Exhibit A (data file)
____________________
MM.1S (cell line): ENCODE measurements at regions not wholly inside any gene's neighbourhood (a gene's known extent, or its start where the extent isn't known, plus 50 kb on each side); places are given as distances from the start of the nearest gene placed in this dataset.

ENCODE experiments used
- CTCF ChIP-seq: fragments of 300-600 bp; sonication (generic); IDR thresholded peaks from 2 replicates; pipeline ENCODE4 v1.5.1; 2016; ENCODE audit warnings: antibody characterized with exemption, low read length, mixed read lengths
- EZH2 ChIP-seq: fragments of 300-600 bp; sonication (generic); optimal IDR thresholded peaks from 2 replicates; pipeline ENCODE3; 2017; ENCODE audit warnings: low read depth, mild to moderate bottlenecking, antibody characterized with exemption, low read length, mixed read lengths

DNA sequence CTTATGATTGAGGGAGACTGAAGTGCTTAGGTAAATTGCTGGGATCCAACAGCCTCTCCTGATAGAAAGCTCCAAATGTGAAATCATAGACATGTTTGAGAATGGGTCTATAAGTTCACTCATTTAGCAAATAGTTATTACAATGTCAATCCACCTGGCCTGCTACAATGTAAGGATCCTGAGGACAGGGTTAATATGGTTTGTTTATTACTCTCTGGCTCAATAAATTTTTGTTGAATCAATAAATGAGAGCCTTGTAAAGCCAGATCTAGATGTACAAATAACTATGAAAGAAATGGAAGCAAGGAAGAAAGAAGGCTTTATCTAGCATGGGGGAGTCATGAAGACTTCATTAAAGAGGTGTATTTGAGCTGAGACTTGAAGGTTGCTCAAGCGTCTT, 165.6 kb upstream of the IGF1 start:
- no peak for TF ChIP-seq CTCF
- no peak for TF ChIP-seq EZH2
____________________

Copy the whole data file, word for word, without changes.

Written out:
MM.1S (cell line): ENCODE measurements at regions not wholly inside any gene's neighbourhood (a gene's known extent, or its start where the extent isn't known, plus 50 kb on each side); places are given as distances from the start of the nearest gene placed in this dataset.

ENCODE experiments used
- CTCF ChIP-seq: fragments of 300-600 bp; sonication (generic); IDR thresholded peaks from 2 replicates; pipeline ENCODE4 v1.5.1; 2016; ENCODE audit warnings: antibody characterized with exemption, low read length, mixed read lengths
- EZH2 ChIP-seq: fragments of 300-600 bp; sonication (generic); optimal IDR thresholded peaks from 2 replicates; pipeline ENCODE3; 2017; ENCODE audit warnings: low read depth, mild to moderate bottlenecking, antibody characterized with exemption, low read length, mixed read lengths

DNA sequence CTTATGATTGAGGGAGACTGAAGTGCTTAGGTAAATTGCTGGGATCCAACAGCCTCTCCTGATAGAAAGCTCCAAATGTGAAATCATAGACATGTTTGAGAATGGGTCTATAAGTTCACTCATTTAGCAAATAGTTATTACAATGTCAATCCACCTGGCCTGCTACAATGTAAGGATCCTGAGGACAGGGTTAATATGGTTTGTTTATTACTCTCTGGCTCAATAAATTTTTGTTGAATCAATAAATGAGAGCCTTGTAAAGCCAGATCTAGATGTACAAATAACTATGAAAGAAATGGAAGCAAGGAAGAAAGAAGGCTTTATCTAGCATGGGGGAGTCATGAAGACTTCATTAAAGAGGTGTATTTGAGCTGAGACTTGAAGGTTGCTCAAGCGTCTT, 165.6 kb upstream of the IGF1 start:
- no peak for TF ChIP-seq CTCF
- no peak for TF ChIP-seq EZH2